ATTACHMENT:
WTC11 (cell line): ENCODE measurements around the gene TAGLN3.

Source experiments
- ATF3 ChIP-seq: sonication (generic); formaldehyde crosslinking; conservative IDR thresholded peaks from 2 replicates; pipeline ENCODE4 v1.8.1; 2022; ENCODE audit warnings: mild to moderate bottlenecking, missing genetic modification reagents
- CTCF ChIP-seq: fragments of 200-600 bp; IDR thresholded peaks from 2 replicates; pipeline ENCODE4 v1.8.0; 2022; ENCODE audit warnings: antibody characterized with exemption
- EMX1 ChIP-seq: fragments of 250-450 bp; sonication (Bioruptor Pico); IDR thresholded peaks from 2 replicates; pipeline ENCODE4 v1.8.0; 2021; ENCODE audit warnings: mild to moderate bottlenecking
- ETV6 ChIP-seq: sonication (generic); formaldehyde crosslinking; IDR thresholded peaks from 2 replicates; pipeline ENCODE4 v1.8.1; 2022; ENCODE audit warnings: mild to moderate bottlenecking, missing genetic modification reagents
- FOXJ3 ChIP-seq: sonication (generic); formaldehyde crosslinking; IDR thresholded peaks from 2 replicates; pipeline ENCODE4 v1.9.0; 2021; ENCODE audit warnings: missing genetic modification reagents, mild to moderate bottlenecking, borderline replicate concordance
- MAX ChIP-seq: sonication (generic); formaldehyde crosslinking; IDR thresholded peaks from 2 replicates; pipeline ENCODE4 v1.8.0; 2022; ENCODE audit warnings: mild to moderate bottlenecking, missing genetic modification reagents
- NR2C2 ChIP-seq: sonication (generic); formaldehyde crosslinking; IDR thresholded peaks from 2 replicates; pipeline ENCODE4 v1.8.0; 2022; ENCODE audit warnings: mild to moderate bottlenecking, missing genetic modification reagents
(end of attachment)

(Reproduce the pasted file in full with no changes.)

WTC11 (cell line): ENCODE measurements around the gene TAGLN3.

Source experiments
- ATF3 ChIP-seq: sonication (generic); formaldehyde crosslinking; conservative IDR thresholded peaks from 2 replicates; pipeline ENCODE4 v1.8.1; 2022; ENCODE audit warnings: mild to moderate bottlenecking, missing genetic modification reagents
- CTCF ChIP-seq: fragments of 200-600 bp; IDR thresholded peaks from 2 replicates; pipeline ENCODE4 v1.8.0; 2022; ENCODE audit warnings: antibody characterized with exemption
- EMX1 ChIP-seq: fragments of 250-450 bp; sonication (Bioruptor Pico); IDR thresholded peaks from 2 replicates; pipeline ENCODE4 v1.8.0; 2021; ENCODE audit warnings: mild to moderate bottlenecking
- ETV6 ChIP-seq: sonication (generic); formaldehyde crosslinking; IDR thresholded peaks from 2 replicates; pipeline ENCODE4 v1.8.1; 2022; ENCODE audit warnings: mild to moderate bottlenecking, missing genetic modification reagents
- FOXJ3 ChIP-seq: sonication (generic); formaldehyde crosslinking; IDR thresholded peaks from 2 replicates; pipeline ENCODE4 v1.9.0; 2021; ENCODE audit warnings: missing genetic modification reagents, mild to moderate bottlenecking, borderline replicate concordance
- MAX ChIP-seq: sonication (generic); formaldehyde crosslinking; IDR thresholded peaks from 2 replicates; pipeline ENCODE4 v1.8.0; 2022; ENCODE audit warnings: mild to moderate bottlenecking, missing genetic modification reagents
- NR2C2 ChIP-seq: sonication (generic); formaldehyde crosslinking; IDR thresholded peaks from 2 replicates; pipeline ENCODE4 v1.8.0; 2022; ENCODE audit warnings: mild to moderate bottlenecking, missing genetic modification reagents